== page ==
Enterprise: Race in and get the same deals drivers and teams use
NASCAR Race Weekend Central

Driven to the Past: REAL Racing…

Once again, we’re not going to be too humorous this week. I hope our faithful readers will forgive me, but I was impressed by Mike Neff’s commentary on the Brickyard 400 in the Frontstretch Newsletter and felt the “other” races in Indianapolis deserved some mention.

For the first time since 2002, I made it back to O’Reilly Raceway Park at Indianapolis for the Kroger SpeedFest.

This event grew out of what was first called the Kroger NASCAR 200 on the .686-mile oval there. I’ve already told the story of how the late Bob Daniels went against the prevailing wisdom that NASCAR “wouldn’t work” in Indianapolis and brought the Busch Series in for the first time in 1982. They’ve been there ever since.

We did our best to grow that event, and I’m very proud of my involvement. The present team at ORP has continued to pour their efforts into it. They’ve continued one tradition we started in 1985, the skydivers bringing in the Stars and Stripes… even keeping the same accompanying music. I did notice that they landed in the infield instead of on the front straightaway, but I suspect NASCAR had a hand in that decision.

There is something of a humorous note to that story. One year Mark Schlatter, the first skydiver to do it, wasn’t told that we had stretched a TV cable across the track at the start/finish line. His risers caught on the cable, and Mark had a minor problem landing after swinging a couple of times. We asked if he wanted to land in the infield the next year, and he said, “No, just tell me about the wires this time.”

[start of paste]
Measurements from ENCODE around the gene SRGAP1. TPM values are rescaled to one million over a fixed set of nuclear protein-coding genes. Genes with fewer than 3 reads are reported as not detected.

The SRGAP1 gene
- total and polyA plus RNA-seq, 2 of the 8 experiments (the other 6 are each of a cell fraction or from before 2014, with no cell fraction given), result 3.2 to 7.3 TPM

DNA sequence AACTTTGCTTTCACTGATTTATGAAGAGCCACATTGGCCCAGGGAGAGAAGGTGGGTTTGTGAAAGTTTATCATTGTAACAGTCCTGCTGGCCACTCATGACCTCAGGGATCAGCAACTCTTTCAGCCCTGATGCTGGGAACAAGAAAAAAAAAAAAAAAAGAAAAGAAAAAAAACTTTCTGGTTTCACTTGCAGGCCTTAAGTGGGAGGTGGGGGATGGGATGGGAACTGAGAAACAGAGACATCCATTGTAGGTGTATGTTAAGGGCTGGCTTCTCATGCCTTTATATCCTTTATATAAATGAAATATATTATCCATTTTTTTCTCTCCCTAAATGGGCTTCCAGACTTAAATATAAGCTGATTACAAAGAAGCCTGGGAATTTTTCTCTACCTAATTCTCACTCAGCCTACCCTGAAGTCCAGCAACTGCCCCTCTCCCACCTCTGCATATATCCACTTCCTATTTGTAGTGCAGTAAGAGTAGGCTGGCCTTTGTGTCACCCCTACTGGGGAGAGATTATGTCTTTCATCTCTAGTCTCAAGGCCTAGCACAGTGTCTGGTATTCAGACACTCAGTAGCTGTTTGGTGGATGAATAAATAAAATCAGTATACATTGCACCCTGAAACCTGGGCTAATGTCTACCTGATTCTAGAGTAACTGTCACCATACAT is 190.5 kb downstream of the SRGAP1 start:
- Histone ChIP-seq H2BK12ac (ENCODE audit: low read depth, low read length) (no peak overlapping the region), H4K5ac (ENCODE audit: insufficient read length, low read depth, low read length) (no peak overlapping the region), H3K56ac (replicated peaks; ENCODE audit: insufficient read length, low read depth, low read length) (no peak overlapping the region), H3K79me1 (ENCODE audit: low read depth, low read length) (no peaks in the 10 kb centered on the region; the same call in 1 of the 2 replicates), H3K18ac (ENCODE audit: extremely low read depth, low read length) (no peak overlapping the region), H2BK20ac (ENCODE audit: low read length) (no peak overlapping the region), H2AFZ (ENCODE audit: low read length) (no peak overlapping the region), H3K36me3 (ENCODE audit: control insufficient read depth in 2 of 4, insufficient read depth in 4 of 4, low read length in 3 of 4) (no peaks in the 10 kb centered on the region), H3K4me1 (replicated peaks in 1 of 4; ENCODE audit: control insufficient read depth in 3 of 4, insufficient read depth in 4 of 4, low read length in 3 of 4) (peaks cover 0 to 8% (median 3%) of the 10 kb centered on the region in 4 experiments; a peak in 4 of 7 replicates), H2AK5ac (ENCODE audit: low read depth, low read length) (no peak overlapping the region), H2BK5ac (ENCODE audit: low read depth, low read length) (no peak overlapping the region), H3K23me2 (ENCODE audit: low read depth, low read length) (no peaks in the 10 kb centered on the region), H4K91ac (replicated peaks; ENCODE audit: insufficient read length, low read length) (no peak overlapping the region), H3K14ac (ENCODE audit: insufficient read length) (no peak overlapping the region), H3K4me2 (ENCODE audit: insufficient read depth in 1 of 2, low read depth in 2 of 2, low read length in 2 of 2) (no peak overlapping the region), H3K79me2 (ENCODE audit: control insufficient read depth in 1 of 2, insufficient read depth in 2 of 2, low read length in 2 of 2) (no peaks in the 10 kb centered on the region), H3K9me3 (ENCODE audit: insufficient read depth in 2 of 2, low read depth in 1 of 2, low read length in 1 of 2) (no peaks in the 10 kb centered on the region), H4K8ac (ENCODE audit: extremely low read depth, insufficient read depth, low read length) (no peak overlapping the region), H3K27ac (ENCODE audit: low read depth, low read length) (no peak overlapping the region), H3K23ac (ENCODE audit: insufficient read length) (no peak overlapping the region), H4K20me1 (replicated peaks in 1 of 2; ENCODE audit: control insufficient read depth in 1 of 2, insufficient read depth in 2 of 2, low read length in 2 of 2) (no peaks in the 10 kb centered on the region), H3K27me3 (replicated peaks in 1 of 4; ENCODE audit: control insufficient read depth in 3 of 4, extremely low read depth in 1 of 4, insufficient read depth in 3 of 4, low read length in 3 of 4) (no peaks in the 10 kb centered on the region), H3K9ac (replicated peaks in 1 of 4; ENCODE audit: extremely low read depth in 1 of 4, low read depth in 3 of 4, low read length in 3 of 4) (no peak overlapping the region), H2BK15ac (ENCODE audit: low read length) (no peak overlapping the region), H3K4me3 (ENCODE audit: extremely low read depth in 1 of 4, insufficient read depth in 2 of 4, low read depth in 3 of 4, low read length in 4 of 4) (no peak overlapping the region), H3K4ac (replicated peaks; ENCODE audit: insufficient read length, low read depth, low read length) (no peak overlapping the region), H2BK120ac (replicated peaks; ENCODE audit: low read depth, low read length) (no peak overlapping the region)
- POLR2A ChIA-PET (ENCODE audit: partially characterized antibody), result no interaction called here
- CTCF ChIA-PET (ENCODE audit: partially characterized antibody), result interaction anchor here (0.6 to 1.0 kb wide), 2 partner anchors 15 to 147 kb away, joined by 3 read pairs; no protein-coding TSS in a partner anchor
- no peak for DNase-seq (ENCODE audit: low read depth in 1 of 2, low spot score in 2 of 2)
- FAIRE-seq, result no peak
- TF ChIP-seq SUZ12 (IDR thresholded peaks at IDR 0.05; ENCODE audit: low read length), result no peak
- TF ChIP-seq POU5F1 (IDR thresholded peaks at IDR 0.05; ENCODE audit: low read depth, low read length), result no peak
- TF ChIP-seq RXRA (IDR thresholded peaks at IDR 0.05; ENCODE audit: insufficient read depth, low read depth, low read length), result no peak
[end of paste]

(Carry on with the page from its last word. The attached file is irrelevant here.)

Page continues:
Our first flyover came later, with Indianapolis auto dealer Tom Wood bringing his P-51 Mustang in from the backstretch side and buzzing the old tower. He had done it the previous year during the U.S. Nationals, and came in from the north, going by level with the dragstrip scoreboards and having to pull up to clear the bridge.

In my opinion, ORP’s use of an Apache attack helicopter this year was much more exciting than any with jets that I’ve seen. He came in from behind the tower, and at Friday night’s Truck race it was a total surprise to everyone. The noise alone was spectacular.

Repeating the performance Saturday night, both times he pulled vertical and did what would be called a “wingover” with a plane, then came back across again at low altitude.

As for the racing itself, it proved to be outstanding all three nights. The USAC midgets (I hope they don’t prefer being called “little cars” now) and Silver Crown races produced lots of action.

Friday night’s truck race was a thriller from the start, and Ron Hornaday holding off Mike Skinner’s charge at the end of the event produced one of the most memorable finishes I’ve had the pleasure to watch.

On Saturday night, the action was just as strong. The crowd got caught up in Carl Edwards’s efforts to get around Kyle Busch in the last quarter of the race, and the roar when he finally got past was as loud as the “boos” when Kyle was introduced before the start. The fact that both of them had come from the back of the field after having someone else qualify their cars (they were in the final practice a few miles away) made it even more exciting.

While Carl was pressing Kyle, I happened to be listening to a team which was about to be lapped. The conversation was classic….

Spotter: “They’re racing two-wide for the lead behind ya.”
Driver: “I see ‘em. I’ll give ‘em room.”
Crew Chief: “I know a way we can pick up a lot of fans right here.”

The driver chuckled, and then moved over to let the top two settle it among themselves.

The next day, I watched the Brickyard 400 on TV. Let’s just say I think I’m safe in saying that all three races at ORP were better than the one at the big track…

So if you go to Indianapolis for that race, you owe it to yourself to take in the races at ORP. They’re worth the trip on their own.

Share this article

Frontstretch